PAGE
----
Rare Video Shows First Televised Presidential Debate


If you’ve forgotten what presidential debates look and sound like without all of the accoutrements of our modern age – such as yelling, interruption and name-calling – you’d fare well by looking back a few years.

The Abraham Lincoln Presidential Library and Museum in Springfield has shared a rare video of the 1956 Democratic primary.

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The hourlong video, which you can watch above, shows Democratic presidential primary candidates Adlai Stevenson II and Estes Kefauver engaging in a cordial debate ahead of the Florida primary. Journalist Quincy Howe is the moderator for the debate, which was televised on ABC.

“This video captures two politicians from an earlier era experimenting with a powerful new force – television. The Lincoln Presidential Library is proud to dig into its huge collection and make this video available to the world,” Nadine O'Leary, acting executive director, said in a press release.

According to the press release, “only two copies of the debate are known to exist.” This is the first time the debate has been available to the public. The 16 mm film copy is now up on YouTube.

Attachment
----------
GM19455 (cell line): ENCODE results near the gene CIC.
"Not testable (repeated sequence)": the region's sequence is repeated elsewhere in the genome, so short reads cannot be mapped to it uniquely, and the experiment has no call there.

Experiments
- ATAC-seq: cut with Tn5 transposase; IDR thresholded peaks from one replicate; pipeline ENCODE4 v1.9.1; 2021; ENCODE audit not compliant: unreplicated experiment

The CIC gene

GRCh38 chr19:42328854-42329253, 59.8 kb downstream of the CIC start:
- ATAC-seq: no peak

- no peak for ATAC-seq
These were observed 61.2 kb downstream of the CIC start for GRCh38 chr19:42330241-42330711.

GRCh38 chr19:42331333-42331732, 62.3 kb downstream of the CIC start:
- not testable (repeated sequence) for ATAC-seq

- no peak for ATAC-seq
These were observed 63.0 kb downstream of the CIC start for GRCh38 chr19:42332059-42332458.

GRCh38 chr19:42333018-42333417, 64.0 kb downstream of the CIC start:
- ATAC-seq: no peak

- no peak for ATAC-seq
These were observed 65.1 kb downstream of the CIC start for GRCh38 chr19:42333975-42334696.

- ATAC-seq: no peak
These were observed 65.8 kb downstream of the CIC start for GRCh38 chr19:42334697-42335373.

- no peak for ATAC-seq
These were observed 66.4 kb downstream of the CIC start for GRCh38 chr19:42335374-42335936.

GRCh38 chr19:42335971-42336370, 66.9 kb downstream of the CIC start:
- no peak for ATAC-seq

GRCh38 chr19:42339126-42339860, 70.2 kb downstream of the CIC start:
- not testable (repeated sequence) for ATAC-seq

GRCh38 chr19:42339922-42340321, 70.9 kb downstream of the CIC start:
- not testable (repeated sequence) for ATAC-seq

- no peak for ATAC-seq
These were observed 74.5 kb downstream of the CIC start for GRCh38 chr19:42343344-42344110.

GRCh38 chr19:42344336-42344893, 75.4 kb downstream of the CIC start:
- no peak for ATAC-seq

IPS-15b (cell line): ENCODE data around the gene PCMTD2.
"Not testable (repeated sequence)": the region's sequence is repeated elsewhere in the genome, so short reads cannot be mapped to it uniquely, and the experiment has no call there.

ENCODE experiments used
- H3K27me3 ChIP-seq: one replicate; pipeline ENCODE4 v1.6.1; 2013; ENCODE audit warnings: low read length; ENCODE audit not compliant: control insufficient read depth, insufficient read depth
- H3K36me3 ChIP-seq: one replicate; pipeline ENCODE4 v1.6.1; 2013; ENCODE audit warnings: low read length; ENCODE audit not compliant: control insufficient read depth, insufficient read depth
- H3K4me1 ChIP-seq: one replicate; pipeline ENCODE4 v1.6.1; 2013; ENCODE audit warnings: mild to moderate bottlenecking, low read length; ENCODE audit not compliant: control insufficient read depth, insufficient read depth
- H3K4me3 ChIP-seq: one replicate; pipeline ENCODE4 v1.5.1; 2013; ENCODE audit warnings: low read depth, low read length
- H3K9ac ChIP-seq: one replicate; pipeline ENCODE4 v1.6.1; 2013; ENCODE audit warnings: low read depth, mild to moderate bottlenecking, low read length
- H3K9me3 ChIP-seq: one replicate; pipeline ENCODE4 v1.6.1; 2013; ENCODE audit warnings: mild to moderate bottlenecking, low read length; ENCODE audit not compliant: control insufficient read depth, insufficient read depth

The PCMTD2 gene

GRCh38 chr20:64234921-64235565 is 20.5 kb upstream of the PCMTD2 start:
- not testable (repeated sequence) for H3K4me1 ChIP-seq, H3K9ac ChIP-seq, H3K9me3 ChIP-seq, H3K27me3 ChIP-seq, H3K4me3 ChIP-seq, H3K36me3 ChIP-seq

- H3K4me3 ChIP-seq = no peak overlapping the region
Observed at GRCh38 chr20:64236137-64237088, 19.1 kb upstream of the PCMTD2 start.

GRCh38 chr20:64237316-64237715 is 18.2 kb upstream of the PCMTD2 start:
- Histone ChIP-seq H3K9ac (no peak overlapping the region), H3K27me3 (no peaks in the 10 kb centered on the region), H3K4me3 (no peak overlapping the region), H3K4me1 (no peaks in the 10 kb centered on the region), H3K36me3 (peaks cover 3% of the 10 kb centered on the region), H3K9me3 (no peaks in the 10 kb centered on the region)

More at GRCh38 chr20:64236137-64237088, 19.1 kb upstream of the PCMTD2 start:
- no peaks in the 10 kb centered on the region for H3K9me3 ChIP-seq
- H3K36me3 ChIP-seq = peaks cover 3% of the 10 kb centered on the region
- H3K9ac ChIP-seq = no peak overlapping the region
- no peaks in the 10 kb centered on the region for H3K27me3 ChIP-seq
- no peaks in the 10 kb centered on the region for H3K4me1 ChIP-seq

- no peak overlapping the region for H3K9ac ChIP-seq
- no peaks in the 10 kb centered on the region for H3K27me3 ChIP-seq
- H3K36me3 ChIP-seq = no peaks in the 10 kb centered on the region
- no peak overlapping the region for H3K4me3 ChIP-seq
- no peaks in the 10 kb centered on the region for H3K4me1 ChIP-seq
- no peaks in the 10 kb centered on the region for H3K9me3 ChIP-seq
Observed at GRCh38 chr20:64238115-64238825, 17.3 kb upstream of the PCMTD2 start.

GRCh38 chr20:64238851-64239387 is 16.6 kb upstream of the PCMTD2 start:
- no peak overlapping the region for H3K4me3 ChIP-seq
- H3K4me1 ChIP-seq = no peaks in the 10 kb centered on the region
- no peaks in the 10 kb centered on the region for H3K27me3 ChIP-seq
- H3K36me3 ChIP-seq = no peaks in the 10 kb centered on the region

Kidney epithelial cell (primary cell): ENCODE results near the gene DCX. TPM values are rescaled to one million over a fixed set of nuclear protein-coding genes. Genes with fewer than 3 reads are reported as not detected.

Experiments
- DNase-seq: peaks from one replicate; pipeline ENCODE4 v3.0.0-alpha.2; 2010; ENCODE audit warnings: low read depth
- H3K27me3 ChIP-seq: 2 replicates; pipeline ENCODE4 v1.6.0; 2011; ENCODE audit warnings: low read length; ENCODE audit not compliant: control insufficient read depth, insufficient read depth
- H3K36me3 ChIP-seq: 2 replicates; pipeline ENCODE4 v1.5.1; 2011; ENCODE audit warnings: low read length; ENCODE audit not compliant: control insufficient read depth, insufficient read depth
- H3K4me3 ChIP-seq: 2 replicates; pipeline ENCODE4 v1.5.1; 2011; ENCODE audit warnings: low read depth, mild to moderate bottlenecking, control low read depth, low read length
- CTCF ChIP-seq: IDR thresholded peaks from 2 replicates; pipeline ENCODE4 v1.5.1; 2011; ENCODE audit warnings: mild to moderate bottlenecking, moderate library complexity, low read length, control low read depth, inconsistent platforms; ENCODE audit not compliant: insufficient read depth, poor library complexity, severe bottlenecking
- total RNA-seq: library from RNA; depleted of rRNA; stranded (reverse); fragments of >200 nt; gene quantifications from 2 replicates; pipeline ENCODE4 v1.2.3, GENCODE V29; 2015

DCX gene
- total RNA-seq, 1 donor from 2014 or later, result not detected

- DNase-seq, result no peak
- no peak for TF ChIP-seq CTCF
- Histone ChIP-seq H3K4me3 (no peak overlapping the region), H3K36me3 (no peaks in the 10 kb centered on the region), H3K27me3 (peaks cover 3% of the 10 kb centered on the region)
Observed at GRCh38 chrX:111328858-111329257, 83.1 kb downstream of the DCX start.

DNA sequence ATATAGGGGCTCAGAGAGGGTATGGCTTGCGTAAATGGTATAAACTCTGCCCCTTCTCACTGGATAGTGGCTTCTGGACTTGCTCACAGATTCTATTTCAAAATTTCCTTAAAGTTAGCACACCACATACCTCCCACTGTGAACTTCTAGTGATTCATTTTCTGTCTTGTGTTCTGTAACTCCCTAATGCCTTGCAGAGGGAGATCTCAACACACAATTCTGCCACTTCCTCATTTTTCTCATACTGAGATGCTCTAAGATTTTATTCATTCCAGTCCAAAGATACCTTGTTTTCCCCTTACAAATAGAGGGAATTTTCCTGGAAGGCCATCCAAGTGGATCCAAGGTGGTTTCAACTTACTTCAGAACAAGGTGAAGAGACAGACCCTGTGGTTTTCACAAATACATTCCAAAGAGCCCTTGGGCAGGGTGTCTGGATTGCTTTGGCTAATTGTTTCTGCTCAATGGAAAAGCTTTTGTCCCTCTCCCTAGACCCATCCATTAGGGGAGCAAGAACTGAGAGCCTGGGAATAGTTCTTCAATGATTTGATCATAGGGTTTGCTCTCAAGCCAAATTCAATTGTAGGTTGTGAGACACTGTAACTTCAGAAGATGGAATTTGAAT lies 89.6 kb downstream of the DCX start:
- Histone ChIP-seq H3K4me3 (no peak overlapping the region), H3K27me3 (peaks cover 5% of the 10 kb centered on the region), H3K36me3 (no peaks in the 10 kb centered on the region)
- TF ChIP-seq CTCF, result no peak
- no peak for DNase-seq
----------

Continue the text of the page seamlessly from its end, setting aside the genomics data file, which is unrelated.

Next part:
“In contrast to today’s frequently negative and personal political debates, the Stevenson-Kefauver debate shows candidates stressing their common views and staying polite when disagreeing,” the release said.

During the debate, Stevenson, a former Illinois governor, and Kefauver, a Tennessee senator, discuss topics such as nuclear energy and school desegregation, which both candidates were in favor of.

“This is something where you can’t use military coercion. We’ve got to appeal to the hearts and minds and to the fairness of people,” Kefauver said in the debate.

Stevenson would go on to clinch the nomination, but would lose to Dwight Eisenhower in the general election. Eisenhower would later use troops to enforce the desegregation of a high school in Arkansas.


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